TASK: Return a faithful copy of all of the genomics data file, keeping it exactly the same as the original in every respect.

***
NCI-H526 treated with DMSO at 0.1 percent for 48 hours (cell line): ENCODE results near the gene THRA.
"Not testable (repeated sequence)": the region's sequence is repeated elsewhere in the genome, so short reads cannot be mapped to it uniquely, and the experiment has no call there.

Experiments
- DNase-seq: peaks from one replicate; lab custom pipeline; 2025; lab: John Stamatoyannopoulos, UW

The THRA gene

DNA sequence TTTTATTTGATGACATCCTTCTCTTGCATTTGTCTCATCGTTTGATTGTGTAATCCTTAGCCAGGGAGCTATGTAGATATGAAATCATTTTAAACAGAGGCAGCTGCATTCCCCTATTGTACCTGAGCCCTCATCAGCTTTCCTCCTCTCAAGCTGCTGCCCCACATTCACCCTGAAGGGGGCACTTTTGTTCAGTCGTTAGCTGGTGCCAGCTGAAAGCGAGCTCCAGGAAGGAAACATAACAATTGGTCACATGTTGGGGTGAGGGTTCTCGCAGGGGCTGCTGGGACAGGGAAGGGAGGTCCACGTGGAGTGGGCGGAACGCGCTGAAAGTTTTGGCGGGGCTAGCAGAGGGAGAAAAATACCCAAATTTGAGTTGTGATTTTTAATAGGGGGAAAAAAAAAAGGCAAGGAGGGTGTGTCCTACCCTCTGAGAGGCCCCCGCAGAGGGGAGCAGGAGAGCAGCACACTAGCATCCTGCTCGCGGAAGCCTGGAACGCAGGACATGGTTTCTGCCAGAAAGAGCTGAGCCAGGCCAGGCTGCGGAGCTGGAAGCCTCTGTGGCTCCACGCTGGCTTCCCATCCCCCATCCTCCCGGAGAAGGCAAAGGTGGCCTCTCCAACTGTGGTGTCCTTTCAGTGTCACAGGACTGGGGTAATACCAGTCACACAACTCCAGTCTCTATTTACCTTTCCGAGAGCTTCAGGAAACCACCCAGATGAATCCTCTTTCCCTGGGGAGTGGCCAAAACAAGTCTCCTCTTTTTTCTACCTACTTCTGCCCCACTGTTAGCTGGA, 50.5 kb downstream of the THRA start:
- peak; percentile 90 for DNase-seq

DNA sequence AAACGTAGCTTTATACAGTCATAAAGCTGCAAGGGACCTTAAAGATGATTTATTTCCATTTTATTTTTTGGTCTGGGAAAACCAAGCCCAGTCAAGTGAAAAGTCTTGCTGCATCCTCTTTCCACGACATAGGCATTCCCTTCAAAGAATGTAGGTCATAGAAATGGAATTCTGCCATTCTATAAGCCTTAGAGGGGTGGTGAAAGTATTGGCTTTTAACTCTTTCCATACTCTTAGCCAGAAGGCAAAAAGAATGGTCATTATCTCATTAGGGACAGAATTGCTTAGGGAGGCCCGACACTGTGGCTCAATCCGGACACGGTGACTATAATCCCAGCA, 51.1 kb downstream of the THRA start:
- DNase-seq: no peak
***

NCI-H526 treated with DMSO at 0.1 percent for 48 hours (cell line): ENCODE results near the gene THRA.
"Not testable (repeated sequence)": the region's sequence is repeated elsewhere in the genome, so short reads cannot be mapped to it uniquely, and the experiment has no call there.

Experiments
- DNase-seq: peaks from one replicate; lab custom pipeline; 2025; lab: John Stamatoyannopoulos, UW

The THRA gene

DNA sequence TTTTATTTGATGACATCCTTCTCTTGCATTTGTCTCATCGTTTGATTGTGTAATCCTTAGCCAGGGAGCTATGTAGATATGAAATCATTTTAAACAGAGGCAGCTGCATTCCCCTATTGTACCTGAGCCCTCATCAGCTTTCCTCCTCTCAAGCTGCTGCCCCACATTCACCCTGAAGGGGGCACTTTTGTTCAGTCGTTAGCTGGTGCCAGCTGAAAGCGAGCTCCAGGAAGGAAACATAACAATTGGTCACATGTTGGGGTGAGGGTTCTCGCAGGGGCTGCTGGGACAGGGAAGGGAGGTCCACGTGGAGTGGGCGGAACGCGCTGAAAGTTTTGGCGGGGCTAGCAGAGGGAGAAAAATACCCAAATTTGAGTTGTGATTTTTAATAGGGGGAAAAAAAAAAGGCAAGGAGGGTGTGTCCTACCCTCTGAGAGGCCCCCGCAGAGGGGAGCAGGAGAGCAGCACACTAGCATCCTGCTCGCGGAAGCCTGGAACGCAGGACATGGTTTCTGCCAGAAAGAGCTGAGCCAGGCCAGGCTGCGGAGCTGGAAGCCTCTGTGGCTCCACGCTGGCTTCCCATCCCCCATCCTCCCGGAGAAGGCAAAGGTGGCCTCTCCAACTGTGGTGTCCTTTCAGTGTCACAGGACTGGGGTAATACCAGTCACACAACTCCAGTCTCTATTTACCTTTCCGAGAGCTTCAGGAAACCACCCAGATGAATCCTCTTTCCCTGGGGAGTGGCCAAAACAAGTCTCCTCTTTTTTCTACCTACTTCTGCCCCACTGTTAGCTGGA, 50.5 kb downstream of the THRA start:
- peak; percentile 90 for DNase-seq

DNA sequence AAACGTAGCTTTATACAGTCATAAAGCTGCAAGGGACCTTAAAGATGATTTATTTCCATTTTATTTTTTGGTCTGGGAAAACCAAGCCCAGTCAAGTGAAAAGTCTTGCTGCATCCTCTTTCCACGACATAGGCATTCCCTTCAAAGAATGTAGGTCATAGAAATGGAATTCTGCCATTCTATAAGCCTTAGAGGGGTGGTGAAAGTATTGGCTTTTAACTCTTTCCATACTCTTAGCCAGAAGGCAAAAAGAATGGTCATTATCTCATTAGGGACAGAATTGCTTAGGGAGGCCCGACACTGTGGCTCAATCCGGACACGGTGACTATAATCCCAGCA, 51.1 kb downstream of the THRA start:
- DNase-seq: no peak